quinqui

One afternoon I was checking the DRAE to see if Spanish might have a relative of the French word riquiqui that means ‘teensy, itty-bitty, very small.’ I didn’t find one, but in the process of looking I was led to the Spanish word quinqui, which the DRAE defines as a ‘persona que pertenece a cierto grupo social marginado de la sociedad por su forma de vida,’ which is to say a ‘person who belongs to a certain social group marginalized by [the greater] society because of its lifestyle.’ If that still doesn’t ring a bell, all you have to do is look at English kinky to see where Spanish got its word.

The social sense of quinqui is one of two conveyed by English kinky, and it’s a figurative one. The literal meaning is ‘tightly curled or twisted,’ with the -y ending making an adjective out of the noun kink, whose meanings include ‘a bend, twist curl; a muscle spasm; a flaw; a whim; an eccentric idea; a bizarre or unconventional sexual practice.’

Although kink sounds as if it could be a native English word, English borrowed it from Dutch, where it meant ‘a twist in a rope.’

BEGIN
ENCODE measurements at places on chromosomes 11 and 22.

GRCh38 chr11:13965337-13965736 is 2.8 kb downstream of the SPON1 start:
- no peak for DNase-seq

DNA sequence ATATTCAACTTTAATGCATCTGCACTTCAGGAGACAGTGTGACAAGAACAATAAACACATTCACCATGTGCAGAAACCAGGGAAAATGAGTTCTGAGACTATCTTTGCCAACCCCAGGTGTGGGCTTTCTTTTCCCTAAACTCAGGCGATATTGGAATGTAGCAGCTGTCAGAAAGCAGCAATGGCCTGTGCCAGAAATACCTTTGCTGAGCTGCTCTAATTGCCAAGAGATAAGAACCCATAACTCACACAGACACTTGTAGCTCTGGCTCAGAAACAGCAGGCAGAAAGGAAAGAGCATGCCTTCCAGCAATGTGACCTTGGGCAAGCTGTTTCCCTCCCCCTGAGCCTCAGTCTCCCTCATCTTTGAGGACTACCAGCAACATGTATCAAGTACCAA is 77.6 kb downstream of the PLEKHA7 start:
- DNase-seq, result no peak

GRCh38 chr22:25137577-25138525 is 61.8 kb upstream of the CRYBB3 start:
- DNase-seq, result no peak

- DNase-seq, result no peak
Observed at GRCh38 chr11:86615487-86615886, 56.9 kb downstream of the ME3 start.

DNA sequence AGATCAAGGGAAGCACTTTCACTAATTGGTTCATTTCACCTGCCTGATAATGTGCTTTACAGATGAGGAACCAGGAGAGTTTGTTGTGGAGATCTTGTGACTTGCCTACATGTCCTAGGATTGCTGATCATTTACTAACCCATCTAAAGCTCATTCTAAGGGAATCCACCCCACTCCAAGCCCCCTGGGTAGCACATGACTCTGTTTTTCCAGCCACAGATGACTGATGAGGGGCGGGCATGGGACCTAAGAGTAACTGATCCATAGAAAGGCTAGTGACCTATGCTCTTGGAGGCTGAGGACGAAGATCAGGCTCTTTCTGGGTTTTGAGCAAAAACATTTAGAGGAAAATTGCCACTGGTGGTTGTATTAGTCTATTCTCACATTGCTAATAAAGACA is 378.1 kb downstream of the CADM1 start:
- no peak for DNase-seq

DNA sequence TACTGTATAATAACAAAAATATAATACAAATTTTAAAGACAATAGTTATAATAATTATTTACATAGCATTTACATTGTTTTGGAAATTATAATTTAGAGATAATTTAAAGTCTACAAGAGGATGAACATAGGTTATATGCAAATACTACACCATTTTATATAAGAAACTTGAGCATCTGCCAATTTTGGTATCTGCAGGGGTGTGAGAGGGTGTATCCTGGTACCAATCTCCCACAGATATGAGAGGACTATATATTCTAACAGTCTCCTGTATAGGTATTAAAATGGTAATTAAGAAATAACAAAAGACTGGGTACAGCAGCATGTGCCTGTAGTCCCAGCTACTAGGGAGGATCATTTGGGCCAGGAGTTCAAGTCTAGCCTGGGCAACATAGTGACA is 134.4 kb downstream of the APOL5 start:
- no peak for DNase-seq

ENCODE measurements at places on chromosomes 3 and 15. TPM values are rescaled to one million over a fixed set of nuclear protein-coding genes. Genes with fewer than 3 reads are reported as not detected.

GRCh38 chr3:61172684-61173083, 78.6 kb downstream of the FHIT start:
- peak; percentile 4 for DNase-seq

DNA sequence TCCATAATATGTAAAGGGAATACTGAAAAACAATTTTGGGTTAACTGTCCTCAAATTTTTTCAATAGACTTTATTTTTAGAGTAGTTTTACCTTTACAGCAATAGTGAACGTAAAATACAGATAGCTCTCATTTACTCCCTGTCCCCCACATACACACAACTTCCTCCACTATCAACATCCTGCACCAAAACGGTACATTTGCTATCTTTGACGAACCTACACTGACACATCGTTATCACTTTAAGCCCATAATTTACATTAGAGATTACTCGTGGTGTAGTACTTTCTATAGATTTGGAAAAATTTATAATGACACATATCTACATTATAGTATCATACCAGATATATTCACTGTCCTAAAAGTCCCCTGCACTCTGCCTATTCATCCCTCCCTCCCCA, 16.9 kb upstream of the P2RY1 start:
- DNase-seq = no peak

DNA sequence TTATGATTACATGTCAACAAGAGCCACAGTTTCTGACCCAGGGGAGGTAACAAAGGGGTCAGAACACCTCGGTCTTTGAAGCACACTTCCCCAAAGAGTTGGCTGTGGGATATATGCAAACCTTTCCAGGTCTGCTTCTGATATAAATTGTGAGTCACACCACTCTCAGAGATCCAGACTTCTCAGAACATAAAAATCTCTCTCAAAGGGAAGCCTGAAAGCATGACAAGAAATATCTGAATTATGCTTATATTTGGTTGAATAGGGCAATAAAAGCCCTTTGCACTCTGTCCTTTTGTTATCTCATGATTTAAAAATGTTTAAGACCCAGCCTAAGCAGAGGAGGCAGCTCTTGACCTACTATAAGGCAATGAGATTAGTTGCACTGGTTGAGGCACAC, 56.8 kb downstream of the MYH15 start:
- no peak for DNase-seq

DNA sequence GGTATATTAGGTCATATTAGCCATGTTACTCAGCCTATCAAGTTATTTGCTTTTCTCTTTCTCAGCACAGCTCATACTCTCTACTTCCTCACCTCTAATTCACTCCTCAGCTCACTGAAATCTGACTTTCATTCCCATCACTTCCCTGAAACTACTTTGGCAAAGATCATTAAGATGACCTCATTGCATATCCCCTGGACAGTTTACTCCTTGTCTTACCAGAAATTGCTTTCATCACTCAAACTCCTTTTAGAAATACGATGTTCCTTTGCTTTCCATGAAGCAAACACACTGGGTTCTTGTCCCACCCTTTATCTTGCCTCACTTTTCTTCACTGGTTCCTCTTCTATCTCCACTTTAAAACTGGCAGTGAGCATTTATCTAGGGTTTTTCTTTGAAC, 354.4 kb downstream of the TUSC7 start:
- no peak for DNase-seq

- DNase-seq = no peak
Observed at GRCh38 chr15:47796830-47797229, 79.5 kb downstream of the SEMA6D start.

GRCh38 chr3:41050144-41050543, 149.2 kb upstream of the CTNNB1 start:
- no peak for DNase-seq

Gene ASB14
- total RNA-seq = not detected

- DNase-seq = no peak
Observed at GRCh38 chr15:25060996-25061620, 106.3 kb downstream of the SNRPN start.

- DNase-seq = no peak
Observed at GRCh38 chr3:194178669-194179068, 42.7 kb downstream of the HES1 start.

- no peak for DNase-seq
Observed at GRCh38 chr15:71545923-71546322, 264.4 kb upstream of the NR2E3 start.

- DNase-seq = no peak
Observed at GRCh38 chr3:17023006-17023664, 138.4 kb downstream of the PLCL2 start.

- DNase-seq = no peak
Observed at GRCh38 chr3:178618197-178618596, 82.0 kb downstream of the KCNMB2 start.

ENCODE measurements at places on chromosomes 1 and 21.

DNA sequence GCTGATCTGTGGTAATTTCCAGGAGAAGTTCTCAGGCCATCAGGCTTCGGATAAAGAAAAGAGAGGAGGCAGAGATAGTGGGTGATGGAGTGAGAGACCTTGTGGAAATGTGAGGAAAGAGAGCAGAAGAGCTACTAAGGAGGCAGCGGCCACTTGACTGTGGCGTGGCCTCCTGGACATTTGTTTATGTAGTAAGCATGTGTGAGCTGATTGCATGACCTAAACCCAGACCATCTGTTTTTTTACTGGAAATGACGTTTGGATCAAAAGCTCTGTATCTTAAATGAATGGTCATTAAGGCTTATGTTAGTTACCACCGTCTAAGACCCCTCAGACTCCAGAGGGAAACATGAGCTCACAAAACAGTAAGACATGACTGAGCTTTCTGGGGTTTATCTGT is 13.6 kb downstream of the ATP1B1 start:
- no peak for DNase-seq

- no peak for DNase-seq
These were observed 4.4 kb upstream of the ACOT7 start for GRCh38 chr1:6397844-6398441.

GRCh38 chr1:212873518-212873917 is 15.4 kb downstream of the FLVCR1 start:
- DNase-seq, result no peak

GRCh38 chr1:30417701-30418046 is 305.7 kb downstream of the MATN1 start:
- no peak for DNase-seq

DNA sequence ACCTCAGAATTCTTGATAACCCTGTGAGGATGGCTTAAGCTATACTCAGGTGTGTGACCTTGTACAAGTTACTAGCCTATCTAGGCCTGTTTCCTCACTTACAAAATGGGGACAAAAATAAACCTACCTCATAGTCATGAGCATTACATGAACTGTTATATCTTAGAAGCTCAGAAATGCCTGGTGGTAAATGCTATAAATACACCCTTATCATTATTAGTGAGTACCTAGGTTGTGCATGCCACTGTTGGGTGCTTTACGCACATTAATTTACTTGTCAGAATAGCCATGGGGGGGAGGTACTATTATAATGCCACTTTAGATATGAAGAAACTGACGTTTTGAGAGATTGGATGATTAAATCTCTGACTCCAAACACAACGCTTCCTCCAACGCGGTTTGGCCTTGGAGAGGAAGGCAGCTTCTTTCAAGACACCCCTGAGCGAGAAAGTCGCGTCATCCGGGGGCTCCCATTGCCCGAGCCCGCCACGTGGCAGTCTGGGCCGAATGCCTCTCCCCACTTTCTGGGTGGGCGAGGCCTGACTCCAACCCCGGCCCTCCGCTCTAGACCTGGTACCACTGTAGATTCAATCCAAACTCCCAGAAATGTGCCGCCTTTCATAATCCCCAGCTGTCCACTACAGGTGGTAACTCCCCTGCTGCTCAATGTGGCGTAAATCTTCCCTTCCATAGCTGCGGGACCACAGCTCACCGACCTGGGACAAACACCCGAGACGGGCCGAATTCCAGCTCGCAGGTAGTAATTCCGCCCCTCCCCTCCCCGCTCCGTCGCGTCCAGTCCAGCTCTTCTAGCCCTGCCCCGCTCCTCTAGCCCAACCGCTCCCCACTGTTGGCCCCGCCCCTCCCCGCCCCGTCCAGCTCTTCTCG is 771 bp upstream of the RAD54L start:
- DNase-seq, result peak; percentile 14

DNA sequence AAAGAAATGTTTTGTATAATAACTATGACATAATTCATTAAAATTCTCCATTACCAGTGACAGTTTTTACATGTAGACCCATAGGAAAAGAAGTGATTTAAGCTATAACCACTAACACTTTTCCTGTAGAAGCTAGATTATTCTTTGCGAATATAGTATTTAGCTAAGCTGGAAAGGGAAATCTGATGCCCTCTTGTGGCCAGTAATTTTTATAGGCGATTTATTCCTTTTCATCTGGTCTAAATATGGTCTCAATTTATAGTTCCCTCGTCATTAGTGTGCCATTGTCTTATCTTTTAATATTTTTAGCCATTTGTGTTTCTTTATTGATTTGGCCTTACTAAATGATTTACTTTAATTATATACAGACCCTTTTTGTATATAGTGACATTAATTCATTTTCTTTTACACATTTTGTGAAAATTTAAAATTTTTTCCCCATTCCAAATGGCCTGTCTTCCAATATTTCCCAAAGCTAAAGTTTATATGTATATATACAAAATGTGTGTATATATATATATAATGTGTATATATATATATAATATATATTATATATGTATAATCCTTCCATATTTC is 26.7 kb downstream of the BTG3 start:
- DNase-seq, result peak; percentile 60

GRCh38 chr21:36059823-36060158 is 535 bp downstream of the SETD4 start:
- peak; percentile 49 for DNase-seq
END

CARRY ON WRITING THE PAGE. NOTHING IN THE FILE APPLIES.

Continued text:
© Steven Schwartzman

16 Comments (+add yours?)

  1. Maria F.
    Mar 20, 2015 @ 11:15:44

    Dutch, that’s interesting. Here it’s used also when referring to extremely curly hair (El tiene el pelo quinqui), in the same way you would use it for kinky hair. Good find, because I probably would have written it as “kinky”, instead of “quinqui”.

    Reply

    • Steve Schwartzman
      Mar 20, 2015 @ 12:26:48

      Right you are. Quinqui is just a Spanish respelling of the English word. I assume the strong American influence in Puerto Rico accounts for the hair-related usage in the Spanish there, a usage apparently not shared in Spain (and perhaps not in other Spanish-speaking countries either).

      Reply

  2. Maria F.
    Mar 20, 2015 @ 16:21:51

    Probably the more proper way to substitute “quinqui” would be to say “crespo”: e.g., “El tiene el cabello “crespo”. Nevertheless, the strong American influence here has brought us to say “kinky”, and even write it that way, which is a barbarism.